Medication & Supplements

Prescription Drugs and Over the Counter Remedies

Prescription and non-prescription drugs and vitamins are absorbed primarily through the intestines. If you have had a significant portion of your bowel removed, absorption of these substances can be affected. Absorption of medications can vary depending on the size and type of pill (i.e. tablet or capsule). Chewable tablets are effective if they are chewed well; in most cases, they are better absorbed than capsules or compressed tablets.

Ostomates who have a significant portion of their intestine removed may achieve better absorption by emptying the contents of a capsule into applesauce, or crushing a compressed tablet and adding the powder to food. A word of caution, though – not all tablets can safely be crushed, and not all capsules should be emptied. Generally speaking, time-release tablets should not be crushed, nor should time-release capsules be opened. The result could be 12 to 24 hours worth of medication being released all at once. Enteric-coated tablets should not be crushed. The reason those tablets are coated is to prevent irritating the stomach’s lining. If possible, avoid this type of tablet. FOLLOW INSTRUCTIONS FOR TAKING ALL DRUGS and Consult your pharmacist or doctor if you doubt an over-the-counter drug or how different medicines may interact.

Use of Imodium and Similar Products

Give your body time to settle after you leave the hospital. Some ostomates can have loose stool for several weeks or longer after surgery. Even after you have healed completely, you may have periodic bouts of diarrhea, the same as a person with an intact digestive tract. Before reaching for an antidiarrheal, you should first consider what you may have recently consumed that might be the cause. In most cases, periodic looseness will sort itself out after a day or two.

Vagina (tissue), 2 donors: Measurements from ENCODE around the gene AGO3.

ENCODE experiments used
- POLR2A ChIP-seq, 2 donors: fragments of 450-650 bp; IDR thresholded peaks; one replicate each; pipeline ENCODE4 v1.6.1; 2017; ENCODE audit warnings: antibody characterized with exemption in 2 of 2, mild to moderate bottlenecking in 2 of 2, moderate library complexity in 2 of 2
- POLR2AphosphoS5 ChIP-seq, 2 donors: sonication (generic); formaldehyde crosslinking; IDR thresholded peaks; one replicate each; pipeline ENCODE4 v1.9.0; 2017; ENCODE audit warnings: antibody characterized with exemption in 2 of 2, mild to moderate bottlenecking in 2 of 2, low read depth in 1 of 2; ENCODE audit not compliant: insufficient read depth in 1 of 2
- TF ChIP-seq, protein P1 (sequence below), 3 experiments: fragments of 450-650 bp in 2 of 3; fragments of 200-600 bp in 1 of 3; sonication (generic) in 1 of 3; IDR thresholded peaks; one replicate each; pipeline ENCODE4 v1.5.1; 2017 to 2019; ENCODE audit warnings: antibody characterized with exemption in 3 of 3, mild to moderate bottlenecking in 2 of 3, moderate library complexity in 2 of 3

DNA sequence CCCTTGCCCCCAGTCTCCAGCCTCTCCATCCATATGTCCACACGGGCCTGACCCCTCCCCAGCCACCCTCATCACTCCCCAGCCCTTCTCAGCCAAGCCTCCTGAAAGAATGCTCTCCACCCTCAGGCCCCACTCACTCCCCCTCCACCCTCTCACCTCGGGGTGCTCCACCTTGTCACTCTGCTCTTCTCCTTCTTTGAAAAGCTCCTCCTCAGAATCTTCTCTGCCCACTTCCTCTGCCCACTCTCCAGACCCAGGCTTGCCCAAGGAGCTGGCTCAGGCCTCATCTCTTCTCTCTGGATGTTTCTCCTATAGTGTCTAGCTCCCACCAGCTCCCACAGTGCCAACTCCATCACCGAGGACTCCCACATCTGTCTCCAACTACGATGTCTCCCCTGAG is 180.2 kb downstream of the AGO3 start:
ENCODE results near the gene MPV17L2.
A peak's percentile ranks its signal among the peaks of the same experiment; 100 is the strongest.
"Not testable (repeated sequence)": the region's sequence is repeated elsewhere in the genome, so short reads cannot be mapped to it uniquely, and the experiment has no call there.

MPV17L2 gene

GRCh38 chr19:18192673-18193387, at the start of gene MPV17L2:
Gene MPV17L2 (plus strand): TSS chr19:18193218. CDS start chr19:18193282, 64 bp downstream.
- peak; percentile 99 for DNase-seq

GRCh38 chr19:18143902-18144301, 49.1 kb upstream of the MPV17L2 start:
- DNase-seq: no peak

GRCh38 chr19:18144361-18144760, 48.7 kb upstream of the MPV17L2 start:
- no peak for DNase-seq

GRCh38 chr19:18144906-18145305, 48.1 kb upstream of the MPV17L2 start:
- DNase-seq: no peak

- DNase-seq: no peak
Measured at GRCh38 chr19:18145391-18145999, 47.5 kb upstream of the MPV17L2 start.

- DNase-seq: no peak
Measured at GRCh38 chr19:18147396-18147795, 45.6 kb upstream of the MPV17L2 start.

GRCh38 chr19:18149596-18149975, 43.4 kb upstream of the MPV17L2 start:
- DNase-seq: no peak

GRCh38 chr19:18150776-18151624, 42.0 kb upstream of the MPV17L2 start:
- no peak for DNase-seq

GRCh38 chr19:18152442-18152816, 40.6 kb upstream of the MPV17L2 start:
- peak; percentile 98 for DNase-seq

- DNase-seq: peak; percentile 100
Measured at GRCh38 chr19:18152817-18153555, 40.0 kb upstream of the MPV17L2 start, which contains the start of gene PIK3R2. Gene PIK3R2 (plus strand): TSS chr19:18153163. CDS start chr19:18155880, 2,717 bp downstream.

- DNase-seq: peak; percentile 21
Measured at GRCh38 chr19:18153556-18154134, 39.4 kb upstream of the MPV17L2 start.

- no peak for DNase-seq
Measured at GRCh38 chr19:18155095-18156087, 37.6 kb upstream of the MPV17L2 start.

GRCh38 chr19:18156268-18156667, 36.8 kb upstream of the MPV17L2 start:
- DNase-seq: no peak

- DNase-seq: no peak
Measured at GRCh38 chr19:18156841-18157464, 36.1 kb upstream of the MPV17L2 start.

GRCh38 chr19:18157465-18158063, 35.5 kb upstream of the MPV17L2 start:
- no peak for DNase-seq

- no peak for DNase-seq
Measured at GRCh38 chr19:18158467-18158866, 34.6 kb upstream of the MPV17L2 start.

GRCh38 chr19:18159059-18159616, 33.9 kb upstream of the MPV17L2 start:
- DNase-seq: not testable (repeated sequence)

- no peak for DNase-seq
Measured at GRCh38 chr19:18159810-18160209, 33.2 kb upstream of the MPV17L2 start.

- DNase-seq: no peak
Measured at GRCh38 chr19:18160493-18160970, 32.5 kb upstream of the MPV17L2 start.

However, people with chronically overactive colostomies and ileostomies sometimes use agents such as Imodium to help control things. These should be used only if the situation is chronic and not improving by watching your diet or consulting an expert such as an NSWOC. Lomotil is another antidiarrheal available only by prescription. Occasional diarrhea is not a cause for panic; as much as possible, give your body time to adjust on its own. If you take Pepto Bismol, be aware that your stool will turn black – this is harmless.

Source: A Handbook for New Ostomy Patients. Used with permission from Debra Rooney, Vancouver Ostomy Chapter.
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